Rathbone Market goes Green with Rooftop Allotments
An East London regeneration scheme is proving its green credentials once again with the launch of 35 rooftop allotments. Residents at Vermilion in Canning Town (the first phase of the Rathbone Market scheme) will be able to ‘grow their own’ thanks to the 3m2 plots which have been made available for rent this week.
English Cities Fund – a joint venture between Muse, Legal & General Property and the Homes and Communities Agency – has joined forces with local gardening experts from the neighbouring Canning Town Caravanserai to encourage residents to get their green fingers dirty. The plots can sustain a variety of plants and provide everything from herbs and salads to vegetables and flowers, including cabbages and carrots.
Amy Rene and Jessica Segree from the Canning Town Caravanserai, planted a show plot and gave interested residents a demonstration of how to get the most out of an urban garden.
Amy said: “We’re passionate about gardening and helping people to use every available space to grow their own produce and live more sustainably. It’s fantastic that the residents here at Vermilion will have the chance to do just that with these allotments and, being on the roof, they get an amazing view while they’re digging and planting!"
Pauline Sangster, residential sales and marketing manager for English Cities Fund said: “The allotments are a great addition to the development for residents who have or want to develop their gardening skills. Not only does it mean people can grow their own veg, salad and even flowers, but it is also a healthy and relaxing activity. It is quite unusual for a residential scheme to have on site allotments and large green spaces, let alone a development so close to Canary Wharf, so we’re expecting high demand for plots.”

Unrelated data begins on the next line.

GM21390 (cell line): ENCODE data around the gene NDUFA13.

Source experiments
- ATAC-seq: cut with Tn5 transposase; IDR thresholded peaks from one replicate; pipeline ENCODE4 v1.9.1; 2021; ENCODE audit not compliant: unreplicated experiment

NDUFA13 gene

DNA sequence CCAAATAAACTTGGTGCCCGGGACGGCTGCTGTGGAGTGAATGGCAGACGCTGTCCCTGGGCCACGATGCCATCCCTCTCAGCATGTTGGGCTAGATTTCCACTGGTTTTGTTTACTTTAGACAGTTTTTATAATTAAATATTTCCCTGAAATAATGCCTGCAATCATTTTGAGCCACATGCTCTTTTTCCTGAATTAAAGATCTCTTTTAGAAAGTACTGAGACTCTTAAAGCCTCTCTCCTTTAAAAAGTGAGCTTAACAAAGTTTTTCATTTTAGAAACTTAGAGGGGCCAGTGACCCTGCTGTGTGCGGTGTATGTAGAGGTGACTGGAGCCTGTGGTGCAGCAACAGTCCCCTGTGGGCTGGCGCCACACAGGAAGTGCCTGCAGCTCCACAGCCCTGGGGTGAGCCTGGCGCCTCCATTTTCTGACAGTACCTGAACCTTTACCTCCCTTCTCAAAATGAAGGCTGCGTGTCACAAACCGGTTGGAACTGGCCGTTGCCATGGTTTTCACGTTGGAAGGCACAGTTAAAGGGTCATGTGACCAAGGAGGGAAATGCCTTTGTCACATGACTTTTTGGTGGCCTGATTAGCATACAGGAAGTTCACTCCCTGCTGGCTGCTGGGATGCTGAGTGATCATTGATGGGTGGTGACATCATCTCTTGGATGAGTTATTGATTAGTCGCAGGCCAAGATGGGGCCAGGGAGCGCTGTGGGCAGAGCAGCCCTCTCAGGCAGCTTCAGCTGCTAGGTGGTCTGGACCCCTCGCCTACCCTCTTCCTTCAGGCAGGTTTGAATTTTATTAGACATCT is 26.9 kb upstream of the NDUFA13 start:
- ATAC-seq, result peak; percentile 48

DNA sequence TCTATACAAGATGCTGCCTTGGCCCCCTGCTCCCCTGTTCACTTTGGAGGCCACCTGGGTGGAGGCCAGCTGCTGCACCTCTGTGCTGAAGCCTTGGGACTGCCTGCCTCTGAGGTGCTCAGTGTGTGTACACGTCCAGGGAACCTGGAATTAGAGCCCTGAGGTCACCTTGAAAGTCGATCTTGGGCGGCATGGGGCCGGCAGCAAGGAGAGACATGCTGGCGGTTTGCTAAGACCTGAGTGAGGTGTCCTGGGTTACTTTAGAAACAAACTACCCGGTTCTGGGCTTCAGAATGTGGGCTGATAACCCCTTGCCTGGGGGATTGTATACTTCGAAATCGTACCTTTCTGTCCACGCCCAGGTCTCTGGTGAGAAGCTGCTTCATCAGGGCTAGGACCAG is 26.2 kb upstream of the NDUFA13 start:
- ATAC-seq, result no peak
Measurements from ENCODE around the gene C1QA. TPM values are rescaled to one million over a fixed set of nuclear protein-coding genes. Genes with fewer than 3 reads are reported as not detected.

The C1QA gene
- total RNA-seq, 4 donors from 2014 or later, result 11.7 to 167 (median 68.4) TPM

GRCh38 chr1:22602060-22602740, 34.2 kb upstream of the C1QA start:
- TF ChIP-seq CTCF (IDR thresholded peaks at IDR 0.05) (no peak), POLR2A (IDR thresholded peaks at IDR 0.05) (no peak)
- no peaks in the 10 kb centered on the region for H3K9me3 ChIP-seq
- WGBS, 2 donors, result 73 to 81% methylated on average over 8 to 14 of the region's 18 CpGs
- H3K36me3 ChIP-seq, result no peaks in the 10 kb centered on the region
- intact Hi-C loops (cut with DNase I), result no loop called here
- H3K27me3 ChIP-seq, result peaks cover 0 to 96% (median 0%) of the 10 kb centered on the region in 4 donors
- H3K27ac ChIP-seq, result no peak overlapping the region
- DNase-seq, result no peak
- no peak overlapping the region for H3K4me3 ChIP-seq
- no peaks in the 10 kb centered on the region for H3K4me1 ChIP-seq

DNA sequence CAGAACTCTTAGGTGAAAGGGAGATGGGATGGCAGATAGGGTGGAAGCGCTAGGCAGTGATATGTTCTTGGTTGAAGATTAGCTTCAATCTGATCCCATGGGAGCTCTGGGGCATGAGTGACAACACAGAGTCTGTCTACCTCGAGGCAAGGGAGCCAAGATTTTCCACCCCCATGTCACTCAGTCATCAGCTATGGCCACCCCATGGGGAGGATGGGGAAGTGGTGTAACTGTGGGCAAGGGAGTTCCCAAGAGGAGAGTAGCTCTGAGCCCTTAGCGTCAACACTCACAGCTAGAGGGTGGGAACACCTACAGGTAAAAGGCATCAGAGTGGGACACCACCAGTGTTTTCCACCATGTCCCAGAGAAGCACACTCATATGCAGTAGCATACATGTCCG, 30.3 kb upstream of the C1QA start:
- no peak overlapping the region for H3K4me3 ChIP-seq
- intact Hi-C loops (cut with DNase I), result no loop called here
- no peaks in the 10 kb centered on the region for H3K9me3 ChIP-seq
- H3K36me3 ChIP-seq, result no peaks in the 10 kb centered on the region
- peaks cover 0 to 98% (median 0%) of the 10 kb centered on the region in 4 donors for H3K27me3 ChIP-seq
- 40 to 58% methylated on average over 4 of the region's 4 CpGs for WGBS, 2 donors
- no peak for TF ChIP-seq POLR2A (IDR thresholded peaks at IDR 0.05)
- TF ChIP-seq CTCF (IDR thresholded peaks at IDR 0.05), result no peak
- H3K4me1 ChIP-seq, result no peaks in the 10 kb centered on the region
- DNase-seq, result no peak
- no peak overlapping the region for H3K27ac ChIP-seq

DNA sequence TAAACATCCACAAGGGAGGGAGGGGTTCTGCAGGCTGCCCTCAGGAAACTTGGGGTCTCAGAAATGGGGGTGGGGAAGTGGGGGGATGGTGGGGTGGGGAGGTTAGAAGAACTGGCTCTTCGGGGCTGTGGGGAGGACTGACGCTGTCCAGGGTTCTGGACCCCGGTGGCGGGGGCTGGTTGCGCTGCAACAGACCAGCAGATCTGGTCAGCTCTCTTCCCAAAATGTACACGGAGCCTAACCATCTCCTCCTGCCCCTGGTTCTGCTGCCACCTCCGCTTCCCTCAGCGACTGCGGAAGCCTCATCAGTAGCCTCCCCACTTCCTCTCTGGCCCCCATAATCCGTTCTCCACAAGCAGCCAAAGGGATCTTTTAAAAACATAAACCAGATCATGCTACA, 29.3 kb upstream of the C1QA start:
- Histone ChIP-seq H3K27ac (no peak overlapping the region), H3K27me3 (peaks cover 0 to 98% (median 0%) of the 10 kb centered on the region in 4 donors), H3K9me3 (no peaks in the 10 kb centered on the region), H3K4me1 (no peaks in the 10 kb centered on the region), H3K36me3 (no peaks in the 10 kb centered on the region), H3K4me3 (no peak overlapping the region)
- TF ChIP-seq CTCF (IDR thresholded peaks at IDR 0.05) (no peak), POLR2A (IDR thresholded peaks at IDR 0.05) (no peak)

Resident Lizzie Bowen, 62, moved to Vermilion just three weeks ago from North Harrow and is considering taking a plot. She said: "I think it's a fantastic idea to have allotments for residents to use. We've come from a house with a big garden and I would like somewhere to grow something of my own.
"I'm very keen to get involved with the community and this could be a good way of getting to know people. It was lovely to meet the ladies from the Caravanserai and I'd like to find out more about their project and go along to see what they are growing."
Urban allotments are proving ever more popular as the number of people choosing to grown their own produce increases, either to follow a sustainable ethos or to save money. Within the London Borough of Newham there is a waiting list of more than 10 years, with upwards of 1,400 people wanting an allotment of their own, but only around 60 plots change hands every year.
Being able to grow their own produce will not only allow residents to cut down on their shopping bills but will also benefit the environment in reduced food miles and the increase in green space in the capital. Improving opportunities for people to grow their own is one of the policies championed by the Mayor of London and Greater London Authority.
The raised beds will be fed with rainwater harvested from the roof of the building, which forms the first part of the £150 million Rathbone Market regeneration scheme. Vermilion is also home to a self-sustaining eco-garden complete with rainwater fed pond and a living wall which screens out noise and pollution from the nearby A13.
The development has been built to Code for Sustainable Homes Level 4 and the gardens and allotments are part of a commitment to offsetting the carbon emissions generated in construction. Designed by Churchman Landscape Architects, the garden areas are complemented by building components such as low energy lighting, AAA appliances, double-glazing and an energy efficient CHP heating system.